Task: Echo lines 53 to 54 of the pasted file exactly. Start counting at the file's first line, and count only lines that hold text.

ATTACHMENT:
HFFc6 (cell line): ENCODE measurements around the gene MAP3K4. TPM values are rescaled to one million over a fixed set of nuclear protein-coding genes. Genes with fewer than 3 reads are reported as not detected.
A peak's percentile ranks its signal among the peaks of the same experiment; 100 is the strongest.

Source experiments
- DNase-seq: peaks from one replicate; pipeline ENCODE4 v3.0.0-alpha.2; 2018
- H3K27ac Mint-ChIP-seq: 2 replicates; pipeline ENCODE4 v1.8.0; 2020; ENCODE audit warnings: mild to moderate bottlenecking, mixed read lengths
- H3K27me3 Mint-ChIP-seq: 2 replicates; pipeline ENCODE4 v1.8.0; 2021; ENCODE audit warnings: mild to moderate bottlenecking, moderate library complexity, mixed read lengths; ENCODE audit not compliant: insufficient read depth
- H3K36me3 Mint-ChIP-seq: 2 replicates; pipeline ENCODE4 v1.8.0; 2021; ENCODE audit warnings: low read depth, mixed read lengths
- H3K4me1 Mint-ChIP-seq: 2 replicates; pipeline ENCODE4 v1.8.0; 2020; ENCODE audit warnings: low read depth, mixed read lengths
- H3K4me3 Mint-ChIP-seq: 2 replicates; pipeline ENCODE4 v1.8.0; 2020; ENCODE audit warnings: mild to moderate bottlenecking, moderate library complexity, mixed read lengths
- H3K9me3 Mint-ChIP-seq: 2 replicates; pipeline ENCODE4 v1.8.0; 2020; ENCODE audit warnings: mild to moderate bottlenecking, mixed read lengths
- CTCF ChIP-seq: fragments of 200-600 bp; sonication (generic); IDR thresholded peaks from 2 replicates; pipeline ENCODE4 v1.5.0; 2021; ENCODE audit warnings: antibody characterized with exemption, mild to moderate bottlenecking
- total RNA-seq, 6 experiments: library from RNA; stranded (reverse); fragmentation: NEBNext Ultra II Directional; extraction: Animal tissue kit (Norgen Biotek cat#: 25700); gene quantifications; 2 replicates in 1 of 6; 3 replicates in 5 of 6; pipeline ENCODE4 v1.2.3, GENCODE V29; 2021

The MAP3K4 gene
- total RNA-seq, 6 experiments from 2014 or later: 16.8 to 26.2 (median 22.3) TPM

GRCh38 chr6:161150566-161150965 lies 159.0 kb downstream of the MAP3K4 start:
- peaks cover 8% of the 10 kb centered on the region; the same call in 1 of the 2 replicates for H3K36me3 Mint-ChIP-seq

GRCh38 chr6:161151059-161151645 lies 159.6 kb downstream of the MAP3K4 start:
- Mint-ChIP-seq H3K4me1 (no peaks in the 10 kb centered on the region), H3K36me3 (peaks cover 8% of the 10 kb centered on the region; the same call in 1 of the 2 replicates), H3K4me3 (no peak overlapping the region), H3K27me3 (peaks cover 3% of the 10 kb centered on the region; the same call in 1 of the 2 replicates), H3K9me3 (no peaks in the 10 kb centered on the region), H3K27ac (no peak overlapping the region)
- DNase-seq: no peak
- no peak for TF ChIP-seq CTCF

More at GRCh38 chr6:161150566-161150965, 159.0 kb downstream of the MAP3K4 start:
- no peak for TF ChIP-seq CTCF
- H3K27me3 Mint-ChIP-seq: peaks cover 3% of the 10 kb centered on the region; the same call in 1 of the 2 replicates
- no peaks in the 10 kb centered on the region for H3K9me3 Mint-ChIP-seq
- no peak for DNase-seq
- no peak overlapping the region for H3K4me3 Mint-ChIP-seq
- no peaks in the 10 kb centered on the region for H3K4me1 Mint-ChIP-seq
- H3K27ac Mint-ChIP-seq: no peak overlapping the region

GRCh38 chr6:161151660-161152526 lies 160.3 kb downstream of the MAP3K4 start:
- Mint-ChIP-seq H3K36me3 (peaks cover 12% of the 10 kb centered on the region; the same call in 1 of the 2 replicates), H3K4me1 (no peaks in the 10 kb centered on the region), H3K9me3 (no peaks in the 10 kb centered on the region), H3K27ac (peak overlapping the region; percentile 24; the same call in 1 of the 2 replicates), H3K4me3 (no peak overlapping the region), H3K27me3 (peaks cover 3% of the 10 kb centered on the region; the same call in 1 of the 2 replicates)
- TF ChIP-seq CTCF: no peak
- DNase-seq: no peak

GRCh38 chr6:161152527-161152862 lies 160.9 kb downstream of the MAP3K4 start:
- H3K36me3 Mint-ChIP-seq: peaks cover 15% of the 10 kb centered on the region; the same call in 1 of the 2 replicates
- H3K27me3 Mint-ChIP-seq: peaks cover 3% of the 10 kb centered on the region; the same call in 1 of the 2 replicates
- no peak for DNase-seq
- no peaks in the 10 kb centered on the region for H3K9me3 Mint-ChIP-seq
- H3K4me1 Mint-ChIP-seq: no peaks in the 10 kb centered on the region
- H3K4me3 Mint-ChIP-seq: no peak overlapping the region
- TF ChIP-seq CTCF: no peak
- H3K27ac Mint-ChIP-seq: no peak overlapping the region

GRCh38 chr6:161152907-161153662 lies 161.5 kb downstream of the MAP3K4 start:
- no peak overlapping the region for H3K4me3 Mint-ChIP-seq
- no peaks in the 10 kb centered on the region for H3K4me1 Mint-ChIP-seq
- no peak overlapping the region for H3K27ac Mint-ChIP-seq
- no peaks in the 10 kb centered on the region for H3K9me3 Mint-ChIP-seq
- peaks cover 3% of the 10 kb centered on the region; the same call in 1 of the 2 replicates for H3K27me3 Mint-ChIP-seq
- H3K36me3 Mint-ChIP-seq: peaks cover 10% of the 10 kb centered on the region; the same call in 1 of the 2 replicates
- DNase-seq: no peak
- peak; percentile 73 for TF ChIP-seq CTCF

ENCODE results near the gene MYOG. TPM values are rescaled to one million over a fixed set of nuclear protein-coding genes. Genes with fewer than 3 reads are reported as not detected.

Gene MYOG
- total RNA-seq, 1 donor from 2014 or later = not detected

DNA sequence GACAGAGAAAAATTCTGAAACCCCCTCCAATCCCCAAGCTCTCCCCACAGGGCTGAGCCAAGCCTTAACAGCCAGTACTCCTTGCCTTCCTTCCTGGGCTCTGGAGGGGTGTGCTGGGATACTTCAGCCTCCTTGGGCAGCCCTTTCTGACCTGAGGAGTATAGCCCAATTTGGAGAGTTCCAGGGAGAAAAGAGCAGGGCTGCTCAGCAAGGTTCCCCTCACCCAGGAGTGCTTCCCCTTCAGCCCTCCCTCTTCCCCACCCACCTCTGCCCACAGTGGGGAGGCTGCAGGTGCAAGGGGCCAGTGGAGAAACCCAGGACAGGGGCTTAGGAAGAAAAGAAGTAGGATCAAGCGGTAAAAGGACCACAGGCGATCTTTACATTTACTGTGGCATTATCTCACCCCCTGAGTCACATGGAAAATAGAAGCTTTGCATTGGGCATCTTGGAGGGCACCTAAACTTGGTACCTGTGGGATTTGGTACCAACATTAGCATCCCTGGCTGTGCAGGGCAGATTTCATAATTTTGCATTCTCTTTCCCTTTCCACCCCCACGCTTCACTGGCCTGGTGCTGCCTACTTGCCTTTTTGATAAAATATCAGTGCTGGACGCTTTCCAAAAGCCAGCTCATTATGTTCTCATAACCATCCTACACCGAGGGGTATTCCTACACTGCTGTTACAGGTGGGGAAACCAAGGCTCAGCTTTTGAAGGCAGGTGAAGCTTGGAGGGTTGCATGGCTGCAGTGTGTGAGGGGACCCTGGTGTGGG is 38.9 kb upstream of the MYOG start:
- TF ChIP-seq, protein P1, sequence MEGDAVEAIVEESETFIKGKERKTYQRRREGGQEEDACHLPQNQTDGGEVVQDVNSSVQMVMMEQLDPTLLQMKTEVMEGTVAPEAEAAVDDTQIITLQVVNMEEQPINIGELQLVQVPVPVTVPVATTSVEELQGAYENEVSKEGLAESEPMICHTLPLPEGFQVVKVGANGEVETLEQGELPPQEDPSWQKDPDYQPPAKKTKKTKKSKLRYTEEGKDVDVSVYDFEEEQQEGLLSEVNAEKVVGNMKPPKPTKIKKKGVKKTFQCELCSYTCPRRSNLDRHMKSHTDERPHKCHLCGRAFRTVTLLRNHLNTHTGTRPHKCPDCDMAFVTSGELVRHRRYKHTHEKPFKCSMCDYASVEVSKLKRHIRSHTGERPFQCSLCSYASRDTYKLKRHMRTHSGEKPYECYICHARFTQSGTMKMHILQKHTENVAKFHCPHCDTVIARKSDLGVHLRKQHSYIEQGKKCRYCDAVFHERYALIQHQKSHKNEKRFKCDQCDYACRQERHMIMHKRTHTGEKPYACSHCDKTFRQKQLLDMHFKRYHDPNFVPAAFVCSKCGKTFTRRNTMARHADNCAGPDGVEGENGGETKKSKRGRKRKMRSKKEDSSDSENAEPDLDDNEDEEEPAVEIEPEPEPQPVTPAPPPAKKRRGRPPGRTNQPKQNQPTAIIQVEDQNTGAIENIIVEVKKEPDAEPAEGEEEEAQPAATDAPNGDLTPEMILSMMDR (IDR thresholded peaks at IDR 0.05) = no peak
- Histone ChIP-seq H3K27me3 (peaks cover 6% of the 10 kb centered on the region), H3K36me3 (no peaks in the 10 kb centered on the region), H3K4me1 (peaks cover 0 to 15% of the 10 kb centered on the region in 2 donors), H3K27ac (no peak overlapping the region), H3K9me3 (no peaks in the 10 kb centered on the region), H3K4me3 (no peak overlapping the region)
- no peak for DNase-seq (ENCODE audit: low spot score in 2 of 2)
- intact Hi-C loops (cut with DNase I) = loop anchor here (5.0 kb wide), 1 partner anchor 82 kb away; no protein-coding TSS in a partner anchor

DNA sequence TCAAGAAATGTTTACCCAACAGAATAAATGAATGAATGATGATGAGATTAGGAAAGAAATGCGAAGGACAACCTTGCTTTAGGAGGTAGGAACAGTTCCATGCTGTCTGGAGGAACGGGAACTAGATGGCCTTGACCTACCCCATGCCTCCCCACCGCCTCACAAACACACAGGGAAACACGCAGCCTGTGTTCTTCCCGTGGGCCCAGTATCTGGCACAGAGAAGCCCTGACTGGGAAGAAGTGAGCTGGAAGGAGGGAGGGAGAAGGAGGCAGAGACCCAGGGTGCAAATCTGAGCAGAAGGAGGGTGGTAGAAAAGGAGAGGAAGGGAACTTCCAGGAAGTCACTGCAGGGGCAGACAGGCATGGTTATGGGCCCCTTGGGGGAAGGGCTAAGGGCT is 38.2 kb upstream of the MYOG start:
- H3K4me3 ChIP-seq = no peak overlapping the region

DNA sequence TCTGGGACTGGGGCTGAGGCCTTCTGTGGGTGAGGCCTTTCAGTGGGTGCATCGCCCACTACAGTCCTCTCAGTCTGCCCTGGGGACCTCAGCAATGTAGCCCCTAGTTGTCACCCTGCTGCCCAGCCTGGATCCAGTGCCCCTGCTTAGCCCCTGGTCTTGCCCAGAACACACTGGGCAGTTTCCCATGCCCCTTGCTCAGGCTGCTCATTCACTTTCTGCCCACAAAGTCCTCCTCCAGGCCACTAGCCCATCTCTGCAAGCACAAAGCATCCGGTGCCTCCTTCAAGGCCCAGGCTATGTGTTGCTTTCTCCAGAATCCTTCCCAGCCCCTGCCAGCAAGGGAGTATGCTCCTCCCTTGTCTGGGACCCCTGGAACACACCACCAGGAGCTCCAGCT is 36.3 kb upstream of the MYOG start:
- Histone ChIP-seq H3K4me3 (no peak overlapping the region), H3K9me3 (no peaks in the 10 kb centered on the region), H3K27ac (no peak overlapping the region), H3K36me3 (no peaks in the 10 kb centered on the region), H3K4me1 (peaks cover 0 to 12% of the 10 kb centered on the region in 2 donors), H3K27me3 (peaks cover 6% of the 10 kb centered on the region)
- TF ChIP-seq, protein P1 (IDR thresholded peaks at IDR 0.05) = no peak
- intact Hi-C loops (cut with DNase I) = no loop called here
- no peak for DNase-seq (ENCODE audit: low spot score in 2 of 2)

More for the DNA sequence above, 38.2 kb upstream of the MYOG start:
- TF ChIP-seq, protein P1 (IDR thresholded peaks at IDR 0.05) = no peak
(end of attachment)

- total RNA-seq, 1 donor from 2014 or later = not detected

DNA sequence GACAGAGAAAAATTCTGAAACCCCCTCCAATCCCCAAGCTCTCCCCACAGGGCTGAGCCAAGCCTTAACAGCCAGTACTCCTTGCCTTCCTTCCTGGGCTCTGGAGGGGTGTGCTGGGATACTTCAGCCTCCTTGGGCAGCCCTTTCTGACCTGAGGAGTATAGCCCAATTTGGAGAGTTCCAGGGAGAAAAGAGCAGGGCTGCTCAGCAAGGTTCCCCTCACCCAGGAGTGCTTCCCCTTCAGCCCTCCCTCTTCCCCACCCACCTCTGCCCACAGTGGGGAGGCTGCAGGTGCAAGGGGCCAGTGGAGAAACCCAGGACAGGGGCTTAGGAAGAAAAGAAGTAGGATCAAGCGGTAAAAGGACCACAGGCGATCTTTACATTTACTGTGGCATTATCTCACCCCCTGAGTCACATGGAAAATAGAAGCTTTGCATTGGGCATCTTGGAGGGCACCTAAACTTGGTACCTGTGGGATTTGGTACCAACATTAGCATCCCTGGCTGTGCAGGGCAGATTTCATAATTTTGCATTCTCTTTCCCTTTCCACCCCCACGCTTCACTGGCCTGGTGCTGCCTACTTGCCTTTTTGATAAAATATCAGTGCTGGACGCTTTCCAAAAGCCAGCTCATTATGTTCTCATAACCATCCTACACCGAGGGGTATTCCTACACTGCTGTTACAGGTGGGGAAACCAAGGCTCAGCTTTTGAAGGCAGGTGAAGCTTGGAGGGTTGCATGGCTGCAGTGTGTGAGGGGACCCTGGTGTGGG is 38.9 kb upstream of the MYOG start: